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Best of the Consumer Blogs: Could the iPhone 5 Be the Biggest Consumer Upgrade in History?


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This column highlights the most interesting and useful business and financial commentary on consumer stocks and companies from around the Web.
Link: Why the iPhone 5 Launch Will Be the "Biggest Upgrade in Consumer Electronics History"
"The reason that the iPhone 5 (AAPL) -- or whatever it ends up being called -- is going to be big is that it will be the first major redesign of the iPhone since the iPhone 4 was released back in June 2010.

"Consumers like a redesign because it means that their new handset doesn't look like everybody else's handset. To people who like to pore through endless specification sheets and hardware teardowns, it seems odd that people will base their purchasing decision on something as simple as a product looking different, but they will."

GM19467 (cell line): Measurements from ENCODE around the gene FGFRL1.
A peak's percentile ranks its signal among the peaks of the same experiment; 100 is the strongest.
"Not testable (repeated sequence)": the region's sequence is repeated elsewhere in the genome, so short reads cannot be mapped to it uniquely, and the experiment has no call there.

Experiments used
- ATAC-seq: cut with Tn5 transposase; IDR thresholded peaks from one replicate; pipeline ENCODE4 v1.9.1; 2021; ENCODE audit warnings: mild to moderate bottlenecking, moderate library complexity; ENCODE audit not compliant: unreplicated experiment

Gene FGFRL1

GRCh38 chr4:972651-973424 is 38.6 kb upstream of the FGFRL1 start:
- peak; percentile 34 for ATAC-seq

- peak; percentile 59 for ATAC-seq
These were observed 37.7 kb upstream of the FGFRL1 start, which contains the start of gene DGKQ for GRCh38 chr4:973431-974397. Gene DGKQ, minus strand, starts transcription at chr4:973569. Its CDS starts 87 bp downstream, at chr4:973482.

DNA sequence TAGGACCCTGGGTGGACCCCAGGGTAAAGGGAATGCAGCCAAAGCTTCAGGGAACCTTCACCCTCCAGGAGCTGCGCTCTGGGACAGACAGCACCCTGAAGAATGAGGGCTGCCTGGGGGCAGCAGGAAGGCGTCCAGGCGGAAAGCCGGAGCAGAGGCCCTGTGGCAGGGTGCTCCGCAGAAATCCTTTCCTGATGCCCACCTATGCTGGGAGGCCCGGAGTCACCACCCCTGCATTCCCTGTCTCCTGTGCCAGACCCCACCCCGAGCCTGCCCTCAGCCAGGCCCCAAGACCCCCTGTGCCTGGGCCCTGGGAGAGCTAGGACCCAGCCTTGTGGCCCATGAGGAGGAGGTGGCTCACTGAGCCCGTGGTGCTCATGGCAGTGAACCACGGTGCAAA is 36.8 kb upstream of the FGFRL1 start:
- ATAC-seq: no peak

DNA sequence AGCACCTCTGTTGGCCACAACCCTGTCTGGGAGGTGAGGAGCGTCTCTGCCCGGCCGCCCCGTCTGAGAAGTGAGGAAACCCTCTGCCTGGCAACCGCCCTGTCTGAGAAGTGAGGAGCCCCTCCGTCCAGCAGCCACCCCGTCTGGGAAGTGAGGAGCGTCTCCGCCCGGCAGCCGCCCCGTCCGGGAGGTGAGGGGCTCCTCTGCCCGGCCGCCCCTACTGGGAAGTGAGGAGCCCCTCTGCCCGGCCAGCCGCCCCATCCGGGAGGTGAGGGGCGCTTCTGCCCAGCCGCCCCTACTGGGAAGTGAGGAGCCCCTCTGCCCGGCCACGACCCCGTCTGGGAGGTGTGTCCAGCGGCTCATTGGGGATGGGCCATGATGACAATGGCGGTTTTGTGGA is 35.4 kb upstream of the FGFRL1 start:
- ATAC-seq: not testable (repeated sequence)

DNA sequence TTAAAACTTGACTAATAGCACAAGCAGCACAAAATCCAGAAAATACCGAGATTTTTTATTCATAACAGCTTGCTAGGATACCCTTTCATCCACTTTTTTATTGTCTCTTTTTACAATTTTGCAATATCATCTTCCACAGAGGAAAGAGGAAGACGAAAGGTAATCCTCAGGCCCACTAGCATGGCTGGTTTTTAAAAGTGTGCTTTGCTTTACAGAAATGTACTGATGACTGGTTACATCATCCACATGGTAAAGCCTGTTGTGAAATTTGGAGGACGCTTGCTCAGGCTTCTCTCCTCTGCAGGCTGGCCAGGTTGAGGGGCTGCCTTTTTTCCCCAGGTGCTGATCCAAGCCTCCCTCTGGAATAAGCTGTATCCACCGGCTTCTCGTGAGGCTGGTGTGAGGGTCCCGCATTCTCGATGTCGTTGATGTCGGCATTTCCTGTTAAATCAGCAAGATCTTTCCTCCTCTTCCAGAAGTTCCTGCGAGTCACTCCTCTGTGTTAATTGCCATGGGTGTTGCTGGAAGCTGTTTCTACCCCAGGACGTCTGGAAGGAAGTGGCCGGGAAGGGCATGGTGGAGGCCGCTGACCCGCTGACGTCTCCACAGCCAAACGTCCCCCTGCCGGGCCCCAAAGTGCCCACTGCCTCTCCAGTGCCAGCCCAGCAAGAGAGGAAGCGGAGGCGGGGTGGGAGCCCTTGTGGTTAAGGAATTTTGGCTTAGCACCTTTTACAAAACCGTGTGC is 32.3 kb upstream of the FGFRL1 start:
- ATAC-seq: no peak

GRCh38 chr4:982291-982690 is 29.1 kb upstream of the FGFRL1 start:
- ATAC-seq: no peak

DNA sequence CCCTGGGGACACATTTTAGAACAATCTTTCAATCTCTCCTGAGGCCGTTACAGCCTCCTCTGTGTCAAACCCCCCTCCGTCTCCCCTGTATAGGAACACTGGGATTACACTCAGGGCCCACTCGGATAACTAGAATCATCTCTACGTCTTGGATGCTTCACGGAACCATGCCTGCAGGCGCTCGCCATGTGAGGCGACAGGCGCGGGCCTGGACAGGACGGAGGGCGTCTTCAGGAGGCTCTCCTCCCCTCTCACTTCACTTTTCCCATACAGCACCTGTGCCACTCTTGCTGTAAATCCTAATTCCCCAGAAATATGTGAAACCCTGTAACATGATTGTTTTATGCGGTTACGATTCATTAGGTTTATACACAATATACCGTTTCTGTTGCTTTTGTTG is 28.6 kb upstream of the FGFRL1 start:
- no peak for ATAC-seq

Link: JC Penney Offers Kids Free Haircuts
"JC Penney (JCP) announced an unconventional new promotion Monday in a bid to take a cut out of the competition.

"In an email to customers, CEO Ron Johnson said that starting in November, kids from kindergarten to sixth grade can get free haircuts every Sunday at JC Penney stores."

The Consumerist
Link: Sprint to Roll Out 4G LTE Network to 100 Cities Over Coming Months
"While Sprint (S) may be a distant third place in the wireless wars, the folks in yellow are not going down without a fight. Earlier today, the company announced a plan to roll out a new 4G LTE network in more than 100 cities during the near future."

The Wall Street Journal
Link: Amazon Offers Advertising Opt-Out on Kindle Fire
"For $15 extra, buyers can avoid seeing ads that would otherwise be occasionally displayed on the devices. The announcement follows a raft of online criticism of the arrangement, which helped Amazon (AMZN) keep down the prices of the $159-$599 tablet computers."

Time Moneyland
Link: Why Stores and Shoppers Alike Are Embracing Layaway
"Just a few years ago, layaway seemed near death. The old-fashioned payment program had fallen out of favor with the vast majority of shoppers, and only a few retailers thought layaway was worth the time and hassle to keep it alive. Suddenly, though, major retail chains are battling it out for layaway program supremacy. What happened? And given how heated the competition has become for layaway shoppers, does it make more sense than in the past for consumers to consider layaway?"
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